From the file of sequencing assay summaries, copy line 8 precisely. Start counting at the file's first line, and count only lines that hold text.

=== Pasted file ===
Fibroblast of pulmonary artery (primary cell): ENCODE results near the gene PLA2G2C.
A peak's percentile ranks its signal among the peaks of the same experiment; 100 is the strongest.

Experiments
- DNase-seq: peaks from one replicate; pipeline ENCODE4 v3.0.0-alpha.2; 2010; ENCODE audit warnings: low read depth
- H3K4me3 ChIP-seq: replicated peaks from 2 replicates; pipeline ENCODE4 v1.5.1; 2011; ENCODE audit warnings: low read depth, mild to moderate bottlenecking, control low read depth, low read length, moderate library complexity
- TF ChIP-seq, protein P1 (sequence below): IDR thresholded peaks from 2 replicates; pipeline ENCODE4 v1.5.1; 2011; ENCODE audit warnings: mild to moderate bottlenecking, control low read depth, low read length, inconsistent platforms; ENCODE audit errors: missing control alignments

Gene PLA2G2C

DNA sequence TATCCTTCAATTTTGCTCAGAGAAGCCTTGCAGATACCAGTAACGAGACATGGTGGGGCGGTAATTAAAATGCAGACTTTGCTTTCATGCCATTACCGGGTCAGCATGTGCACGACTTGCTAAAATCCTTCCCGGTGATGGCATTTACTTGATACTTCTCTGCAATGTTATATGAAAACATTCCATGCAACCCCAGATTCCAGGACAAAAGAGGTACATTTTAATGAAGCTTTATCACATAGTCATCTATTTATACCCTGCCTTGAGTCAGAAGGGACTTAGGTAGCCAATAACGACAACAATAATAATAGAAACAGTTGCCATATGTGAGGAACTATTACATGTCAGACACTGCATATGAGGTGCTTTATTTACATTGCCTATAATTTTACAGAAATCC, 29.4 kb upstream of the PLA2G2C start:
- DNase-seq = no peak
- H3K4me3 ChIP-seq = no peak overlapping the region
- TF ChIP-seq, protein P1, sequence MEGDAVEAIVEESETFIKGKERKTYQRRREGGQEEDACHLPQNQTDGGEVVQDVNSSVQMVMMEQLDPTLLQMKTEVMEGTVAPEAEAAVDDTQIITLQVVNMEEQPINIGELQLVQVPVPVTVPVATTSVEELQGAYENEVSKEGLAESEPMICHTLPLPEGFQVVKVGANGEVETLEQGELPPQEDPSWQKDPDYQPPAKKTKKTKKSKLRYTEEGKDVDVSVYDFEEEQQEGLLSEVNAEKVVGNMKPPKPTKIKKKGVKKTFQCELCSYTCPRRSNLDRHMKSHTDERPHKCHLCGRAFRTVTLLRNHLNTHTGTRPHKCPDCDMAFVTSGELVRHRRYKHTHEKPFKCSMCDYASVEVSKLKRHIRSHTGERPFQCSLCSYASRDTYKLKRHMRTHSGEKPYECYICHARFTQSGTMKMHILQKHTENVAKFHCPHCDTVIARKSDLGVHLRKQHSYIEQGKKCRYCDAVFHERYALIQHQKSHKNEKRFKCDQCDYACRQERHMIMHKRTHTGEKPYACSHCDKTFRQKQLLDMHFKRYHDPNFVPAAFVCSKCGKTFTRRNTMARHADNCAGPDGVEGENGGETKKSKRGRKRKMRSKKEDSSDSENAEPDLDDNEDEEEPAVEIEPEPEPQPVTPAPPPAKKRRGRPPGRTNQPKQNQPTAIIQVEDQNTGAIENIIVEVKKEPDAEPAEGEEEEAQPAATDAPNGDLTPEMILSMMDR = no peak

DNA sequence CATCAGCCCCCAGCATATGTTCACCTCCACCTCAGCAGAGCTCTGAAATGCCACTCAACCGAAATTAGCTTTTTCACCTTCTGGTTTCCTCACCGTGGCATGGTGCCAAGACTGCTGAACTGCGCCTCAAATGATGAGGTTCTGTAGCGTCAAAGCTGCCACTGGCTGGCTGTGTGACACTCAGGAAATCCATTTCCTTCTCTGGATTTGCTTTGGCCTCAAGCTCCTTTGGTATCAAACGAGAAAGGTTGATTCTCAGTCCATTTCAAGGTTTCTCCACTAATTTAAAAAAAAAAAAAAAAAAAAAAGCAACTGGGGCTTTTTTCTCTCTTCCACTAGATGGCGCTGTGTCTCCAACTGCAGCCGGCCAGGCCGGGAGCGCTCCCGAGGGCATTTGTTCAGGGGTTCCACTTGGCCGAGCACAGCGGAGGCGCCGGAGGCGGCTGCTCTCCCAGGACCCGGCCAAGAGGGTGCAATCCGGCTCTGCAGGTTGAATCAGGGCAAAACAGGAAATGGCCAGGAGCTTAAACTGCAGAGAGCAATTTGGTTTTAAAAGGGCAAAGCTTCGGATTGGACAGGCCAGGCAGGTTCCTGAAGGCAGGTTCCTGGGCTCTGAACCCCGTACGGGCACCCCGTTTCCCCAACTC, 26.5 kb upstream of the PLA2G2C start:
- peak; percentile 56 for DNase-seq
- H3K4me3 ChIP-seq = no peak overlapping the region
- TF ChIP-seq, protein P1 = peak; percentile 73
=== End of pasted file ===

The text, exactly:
DNA sequence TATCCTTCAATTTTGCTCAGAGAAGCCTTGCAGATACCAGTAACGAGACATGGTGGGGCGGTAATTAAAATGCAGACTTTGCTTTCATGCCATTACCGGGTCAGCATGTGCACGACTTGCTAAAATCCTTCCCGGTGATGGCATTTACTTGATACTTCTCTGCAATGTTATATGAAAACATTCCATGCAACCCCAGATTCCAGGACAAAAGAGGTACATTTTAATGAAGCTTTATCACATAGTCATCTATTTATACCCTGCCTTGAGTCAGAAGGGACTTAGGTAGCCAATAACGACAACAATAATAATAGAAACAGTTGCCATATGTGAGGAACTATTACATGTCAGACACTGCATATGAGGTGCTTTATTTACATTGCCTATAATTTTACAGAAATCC, 29.4 kb upstream of the PLA2G2C start: